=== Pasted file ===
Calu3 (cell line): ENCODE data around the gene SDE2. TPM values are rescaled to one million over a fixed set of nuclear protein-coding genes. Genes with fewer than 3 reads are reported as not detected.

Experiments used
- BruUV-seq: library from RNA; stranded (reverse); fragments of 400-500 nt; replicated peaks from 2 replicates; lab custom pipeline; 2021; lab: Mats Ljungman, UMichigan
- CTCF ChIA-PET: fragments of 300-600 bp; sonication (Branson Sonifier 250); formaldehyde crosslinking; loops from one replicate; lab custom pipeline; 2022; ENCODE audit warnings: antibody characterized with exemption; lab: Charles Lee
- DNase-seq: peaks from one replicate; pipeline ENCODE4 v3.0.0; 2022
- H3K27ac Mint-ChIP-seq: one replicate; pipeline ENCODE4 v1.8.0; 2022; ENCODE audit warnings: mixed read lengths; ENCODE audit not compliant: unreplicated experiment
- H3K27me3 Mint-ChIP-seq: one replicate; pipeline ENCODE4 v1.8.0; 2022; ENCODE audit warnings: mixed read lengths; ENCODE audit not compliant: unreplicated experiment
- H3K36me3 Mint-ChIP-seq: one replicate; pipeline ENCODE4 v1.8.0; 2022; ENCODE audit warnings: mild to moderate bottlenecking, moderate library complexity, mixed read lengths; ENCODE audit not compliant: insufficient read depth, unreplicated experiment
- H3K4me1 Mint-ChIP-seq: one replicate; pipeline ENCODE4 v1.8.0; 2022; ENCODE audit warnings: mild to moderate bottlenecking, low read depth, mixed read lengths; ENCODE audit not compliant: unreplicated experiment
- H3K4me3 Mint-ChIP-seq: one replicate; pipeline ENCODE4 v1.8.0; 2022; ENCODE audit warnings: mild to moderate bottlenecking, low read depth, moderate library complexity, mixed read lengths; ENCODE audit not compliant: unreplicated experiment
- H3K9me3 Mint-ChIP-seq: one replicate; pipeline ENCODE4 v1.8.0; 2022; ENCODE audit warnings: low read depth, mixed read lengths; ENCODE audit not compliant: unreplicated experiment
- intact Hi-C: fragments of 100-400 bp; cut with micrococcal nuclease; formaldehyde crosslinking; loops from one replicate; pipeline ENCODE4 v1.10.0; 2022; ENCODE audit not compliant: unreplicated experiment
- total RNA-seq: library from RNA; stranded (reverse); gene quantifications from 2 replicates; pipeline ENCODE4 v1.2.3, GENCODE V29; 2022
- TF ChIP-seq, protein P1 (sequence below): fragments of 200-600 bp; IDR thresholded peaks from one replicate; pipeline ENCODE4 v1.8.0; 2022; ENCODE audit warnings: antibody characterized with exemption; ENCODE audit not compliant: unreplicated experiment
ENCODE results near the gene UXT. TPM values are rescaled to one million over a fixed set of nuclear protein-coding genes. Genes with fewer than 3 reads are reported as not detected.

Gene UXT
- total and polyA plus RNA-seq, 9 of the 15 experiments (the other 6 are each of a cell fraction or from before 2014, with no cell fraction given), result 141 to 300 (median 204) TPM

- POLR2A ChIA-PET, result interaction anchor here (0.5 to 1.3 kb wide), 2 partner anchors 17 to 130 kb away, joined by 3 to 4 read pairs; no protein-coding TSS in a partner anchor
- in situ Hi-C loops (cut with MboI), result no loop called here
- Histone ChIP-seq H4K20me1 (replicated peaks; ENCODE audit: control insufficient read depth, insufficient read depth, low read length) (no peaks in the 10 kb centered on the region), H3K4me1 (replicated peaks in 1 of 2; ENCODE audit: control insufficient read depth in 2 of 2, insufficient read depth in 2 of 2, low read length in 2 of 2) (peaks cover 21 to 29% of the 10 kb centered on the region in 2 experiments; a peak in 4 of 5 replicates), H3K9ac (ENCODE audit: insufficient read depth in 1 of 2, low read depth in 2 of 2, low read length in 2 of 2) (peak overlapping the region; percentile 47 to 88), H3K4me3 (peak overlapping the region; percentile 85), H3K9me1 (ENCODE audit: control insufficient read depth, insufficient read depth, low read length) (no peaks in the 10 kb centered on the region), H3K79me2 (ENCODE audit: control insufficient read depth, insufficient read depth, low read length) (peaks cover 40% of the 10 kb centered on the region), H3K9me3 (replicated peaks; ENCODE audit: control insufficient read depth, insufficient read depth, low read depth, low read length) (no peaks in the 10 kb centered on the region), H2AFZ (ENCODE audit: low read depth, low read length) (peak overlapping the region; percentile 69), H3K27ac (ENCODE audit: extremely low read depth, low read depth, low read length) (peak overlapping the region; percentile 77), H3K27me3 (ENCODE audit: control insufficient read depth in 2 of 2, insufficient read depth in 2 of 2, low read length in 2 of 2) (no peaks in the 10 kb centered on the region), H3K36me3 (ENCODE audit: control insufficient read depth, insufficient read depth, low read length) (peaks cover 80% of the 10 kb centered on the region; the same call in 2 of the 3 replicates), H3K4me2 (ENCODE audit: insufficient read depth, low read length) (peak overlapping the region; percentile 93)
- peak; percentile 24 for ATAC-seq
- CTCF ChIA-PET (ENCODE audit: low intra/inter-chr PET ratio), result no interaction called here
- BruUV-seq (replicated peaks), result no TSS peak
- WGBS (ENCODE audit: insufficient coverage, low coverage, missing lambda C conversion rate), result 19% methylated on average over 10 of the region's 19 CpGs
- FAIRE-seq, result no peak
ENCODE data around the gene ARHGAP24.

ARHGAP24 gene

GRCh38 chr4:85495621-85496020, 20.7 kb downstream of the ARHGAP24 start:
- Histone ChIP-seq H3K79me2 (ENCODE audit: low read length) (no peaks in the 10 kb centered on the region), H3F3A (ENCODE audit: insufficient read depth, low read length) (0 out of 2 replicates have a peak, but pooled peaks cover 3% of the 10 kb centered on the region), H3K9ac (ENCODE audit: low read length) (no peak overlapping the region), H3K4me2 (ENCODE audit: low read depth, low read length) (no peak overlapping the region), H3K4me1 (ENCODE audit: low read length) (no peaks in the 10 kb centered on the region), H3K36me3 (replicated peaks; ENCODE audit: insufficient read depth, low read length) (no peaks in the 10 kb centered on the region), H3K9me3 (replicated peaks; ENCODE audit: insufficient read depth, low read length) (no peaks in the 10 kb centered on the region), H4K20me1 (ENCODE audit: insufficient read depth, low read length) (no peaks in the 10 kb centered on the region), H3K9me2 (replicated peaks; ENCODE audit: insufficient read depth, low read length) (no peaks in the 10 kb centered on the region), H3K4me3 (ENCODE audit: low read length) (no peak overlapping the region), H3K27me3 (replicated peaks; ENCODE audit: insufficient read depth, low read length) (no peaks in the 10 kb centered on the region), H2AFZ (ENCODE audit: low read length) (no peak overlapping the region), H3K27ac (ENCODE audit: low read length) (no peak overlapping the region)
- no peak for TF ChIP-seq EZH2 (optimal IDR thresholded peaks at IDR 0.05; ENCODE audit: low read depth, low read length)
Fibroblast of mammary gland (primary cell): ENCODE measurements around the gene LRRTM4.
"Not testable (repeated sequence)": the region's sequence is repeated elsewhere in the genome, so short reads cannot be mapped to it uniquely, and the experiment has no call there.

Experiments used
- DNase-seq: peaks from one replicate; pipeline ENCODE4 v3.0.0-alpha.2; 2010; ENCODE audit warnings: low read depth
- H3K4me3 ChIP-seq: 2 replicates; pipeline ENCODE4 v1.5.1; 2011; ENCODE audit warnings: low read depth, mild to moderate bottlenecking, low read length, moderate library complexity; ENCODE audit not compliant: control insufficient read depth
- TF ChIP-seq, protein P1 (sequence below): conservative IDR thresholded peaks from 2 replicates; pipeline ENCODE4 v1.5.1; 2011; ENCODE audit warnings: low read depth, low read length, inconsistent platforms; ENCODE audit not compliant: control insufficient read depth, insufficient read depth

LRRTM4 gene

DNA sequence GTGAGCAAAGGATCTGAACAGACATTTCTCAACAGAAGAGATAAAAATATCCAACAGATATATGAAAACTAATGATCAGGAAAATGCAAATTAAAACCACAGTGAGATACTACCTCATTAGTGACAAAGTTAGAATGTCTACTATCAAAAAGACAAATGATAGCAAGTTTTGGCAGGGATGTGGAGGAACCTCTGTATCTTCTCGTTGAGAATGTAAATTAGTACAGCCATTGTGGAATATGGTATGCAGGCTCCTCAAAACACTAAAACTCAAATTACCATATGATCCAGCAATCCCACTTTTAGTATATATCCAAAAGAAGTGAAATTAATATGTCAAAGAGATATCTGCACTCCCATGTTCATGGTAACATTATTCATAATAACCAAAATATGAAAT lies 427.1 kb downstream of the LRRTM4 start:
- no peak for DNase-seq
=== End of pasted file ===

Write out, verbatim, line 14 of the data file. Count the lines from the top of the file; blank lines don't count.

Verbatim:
- TF ChIP-seq, protein P1 (sequence below): fragments of 200-600 bp; IDR thresholded peaks from one replicate; pipeline ENCODE4 v1.8.0; 2022; ENCODE audit warnings: antibody characterized with exemption; ENCODE audit not compliant: unreplicated experiment